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A Familiar Rebellion Spreads to International Swimming

A Familiar Rebellion Spreads to International Swimming


FINA has said it will mount “a robust” defense against the legal challenges. The governing body will make clear that competitions outside its auspices create what it has called integrity issues. The federation argues that its presence is required to ensure proper drug testing and certified timing standards, for example.

The crisis has shined a spotlight on FINA’s governance. Julio Maglione, an International Olympic Committee member from Uruguay, is in his 80s and has run the organization for a decade. His most senior vice president is Husain al-Musallam, a Kuwaiti official who was identified last year as an unindicted co-conspirator in a United States Department of Justice sports corruption case. He has denied any wrongdoing.

In July, the organization moved into plush new headquarters in Lausanne. Adam Peaty, an Olympic gold medalist who holds two breaststroke world records, accused swimming’s leaders of being more preoccupied with their privileged lifestyles than with developing the sport. He joined Andrew in saying he was prepared to be barred to compete in commercial events. He said many top swimmers were forced to do other work to finance their careers.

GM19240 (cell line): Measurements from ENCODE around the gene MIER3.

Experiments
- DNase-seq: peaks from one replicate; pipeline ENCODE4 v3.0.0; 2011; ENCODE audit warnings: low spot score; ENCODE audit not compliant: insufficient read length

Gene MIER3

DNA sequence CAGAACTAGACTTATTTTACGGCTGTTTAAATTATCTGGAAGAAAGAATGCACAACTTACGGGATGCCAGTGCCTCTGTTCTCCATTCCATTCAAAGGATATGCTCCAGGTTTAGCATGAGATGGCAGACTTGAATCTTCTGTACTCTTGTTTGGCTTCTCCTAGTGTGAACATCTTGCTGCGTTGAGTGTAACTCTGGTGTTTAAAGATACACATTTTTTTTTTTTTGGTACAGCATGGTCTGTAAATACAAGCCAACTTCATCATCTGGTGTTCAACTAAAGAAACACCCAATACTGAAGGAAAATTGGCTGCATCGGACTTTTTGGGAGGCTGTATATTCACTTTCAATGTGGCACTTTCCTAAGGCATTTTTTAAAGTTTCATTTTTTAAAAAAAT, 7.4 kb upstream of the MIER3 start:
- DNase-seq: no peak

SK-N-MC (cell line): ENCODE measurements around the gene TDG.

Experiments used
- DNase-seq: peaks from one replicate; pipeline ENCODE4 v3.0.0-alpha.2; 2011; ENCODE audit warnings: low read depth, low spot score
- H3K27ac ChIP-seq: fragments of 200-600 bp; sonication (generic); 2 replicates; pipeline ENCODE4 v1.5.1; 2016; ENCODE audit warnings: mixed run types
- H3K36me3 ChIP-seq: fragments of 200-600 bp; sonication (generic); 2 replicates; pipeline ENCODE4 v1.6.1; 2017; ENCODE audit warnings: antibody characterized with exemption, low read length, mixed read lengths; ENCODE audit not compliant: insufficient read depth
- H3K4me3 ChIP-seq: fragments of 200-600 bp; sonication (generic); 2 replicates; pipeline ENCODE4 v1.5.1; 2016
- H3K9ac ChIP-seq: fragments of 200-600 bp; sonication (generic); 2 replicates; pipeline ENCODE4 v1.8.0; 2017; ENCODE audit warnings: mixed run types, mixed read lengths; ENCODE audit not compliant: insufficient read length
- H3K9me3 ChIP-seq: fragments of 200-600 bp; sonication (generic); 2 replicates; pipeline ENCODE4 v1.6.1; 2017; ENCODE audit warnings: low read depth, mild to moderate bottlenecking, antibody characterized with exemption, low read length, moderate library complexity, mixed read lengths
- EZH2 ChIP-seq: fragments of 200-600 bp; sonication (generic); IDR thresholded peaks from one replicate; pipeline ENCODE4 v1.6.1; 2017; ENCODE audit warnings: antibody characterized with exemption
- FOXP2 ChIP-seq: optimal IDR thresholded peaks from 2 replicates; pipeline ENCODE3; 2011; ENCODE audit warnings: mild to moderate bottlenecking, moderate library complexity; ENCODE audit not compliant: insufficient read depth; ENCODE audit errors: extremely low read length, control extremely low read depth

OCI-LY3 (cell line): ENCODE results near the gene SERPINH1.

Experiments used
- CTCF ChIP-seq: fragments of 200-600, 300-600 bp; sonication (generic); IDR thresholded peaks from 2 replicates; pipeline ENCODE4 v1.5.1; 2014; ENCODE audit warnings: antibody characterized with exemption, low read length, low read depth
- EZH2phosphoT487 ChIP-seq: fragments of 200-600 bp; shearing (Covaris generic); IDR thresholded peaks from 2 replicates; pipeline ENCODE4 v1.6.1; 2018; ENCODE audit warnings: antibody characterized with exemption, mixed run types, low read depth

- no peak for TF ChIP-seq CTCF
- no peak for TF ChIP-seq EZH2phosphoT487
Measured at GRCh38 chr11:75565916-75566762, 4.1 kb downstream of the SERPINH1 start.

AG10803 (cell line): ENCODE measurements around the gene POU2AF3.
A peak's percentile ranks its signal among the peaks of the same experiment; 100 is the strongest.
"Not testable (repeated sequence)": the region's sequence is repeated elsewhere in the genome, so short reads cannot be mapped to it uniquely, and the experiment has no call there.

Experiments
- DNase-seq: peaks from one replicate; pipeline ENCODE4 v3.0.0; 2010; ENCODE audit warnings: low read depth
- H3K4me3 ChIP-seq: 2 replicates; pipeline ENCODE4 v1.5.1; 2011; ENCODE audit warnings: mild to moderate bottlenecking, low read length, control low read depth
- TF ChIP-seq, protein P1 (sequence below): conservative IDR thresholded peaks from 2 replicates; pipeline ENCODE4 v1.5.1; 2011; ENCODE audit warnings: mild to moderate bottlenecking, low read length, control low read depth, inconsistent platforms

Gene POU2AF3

“Why do FINA spend millions on a headquarters and an athlete has to have a second job?” he said.

Peaty, who rose to stardom in Britain thanks to gold medal success at the Rio Olympics, added that his six-figure income was well below what athletes of a similar standard in other sports could earn. “I’ve got bills to pay,” he said. “I’ve got a family to sustain in the future.”

The International Swimming League has pledged to split its take from its prospective competition with the athletes, promising appearance fees and prize money to participants. There have yet to be meaningful contacts with broadcast or sponsorship partners.

Grigorishin, like many others who have profited from the collapse of the former Soviet Union, has a colorful business history and a career littered with legal battles. He was arrested in early 2002 by Ukrainian authorities for possession of drugs and a firearm, but later cleared his name. He said the charges were created by “some dirty businessmen trying to get some part of my business.”

After years of planning, he said, he was willing to spend $7 million on legal fees to begin the swimming league.

While organizing the league remains a work in progress, he has pledged as much as $19 million for events next year. That has won over several stars of the sport. Ryan Murphy, an American who has won three Olympic golds, and Federica Pellegrini, an Italian who has won one, also attended Wednesday’s meetings in London.



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